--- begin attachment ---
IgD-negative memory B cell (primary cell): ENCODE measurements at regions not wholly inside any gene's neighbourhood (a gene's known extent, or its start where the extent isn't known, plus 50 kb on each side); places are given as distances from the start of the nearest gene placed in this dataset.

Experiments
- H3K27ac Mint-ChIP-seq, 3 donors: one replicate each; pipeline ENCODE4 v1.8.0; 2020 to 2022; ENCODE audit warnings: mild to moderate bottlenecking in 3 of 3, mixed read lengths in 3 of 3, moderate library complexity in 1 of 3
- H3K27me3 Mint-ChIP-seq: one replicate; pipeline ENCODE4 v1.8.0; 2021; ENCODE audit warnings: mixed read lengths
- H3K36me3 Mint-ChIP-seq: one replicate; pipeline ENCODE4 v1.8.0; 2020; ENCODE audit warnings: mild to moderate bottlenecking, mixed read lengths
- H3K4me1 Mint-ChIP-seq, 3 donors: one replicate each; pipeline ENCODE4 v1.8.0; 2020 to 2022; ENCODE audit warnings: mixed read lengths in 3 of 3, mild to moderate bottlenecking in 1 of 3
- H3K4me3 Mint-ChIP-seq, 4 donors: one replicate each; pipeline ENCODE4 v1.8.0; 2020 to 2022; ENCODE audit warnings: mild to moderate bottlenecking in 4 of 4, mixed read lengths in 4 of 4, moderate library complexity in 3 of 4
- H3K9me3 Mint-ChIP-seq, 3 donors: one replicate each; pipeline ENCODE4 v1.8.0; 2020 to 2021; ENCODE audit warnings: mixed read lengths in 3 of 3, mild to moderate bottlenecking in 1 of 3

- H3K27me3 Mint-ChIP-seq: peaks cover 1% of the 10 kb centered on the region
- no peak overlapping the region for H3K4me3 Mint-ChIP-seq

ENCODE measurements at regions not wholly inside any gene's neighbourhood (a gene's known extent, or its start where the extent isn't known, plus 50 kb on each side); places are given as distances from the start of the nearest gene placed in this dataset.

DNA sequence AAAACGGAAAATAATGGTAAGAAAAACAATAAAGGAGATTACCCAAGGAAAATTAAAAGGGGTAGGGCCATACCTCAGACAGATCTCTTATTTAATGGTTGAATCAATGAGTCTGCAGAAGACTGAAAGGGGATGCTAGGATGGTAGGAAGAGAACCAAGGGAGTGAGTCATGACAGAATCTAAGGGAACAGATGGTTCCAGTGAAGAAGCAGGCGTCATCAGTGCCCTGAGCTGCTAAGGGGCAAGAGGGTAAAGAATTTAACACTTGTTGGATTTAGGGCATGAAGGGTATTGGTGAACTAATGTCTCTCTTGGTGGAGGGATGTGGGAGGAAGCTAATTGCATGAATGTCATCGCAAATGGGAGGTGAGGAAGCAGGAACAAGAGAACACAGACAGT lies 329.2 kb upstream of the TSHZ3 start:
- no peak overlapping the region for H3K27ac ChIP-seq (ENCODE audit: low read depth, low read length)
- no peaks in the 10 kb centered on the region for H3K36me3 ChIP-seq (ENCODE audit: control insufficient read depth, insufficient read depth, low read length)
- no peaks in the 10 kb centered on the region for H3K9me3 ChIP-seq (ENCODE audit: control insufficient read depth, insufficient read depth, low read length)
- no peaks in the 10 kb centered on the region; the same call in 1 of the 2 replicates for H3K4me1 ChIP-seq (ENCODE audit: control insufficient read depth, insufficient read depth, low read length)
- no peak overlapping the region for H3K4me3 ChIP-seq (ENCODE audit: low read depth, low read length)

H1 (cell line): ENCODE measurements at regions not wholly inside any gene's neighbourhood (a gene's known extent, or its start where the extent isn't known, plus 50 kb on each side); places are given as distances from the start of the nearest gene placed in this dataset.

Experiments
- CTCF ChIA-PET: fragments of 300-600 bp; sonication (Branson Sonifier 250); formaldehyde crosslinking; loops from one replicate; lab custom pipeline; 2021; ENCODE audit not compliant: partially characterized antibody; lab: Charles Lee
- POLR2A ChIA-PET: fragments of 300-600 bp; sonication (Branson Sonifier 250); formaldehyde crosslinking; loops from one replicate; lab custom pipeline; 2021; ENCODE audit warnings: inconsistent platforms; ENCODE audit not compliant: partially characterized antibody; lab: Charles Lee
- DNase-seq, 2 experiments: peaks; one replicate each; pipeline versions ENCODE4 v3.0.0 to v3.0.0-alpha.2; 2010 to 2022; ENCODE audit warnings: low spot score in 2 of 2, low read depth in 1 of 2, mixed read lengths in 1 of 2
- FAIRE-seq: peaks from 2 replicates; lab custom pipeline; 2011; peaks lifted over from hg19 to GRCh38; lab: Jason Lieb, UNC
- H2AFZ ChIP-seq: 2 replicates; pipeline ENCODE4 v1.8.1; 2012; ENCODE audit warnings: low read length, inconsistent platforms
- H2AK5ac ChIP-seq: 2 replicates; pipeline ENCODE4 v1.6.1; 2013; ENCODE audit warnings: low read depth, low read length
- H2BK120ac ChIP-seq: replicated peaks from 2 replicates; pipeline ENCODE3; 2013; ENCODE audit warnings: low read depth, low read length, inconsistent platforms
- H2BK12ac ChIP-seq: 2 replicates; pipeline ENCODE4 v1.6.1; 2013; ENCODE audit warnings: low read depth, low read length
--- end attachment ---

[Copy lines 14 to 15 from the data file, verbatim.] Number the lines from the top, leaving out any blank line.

- no peaks in the 10 kb centered on the region for H3K36me3 ChIP-seq (ENCODE audit: control insufficient read depth, insufficient read depth, low read length)
- no peaks in the 10 kb centered on the region for H3K9me3 ChIP-seq (ENCODE audit: control insufficient read depth, insufficient read depth, low read length)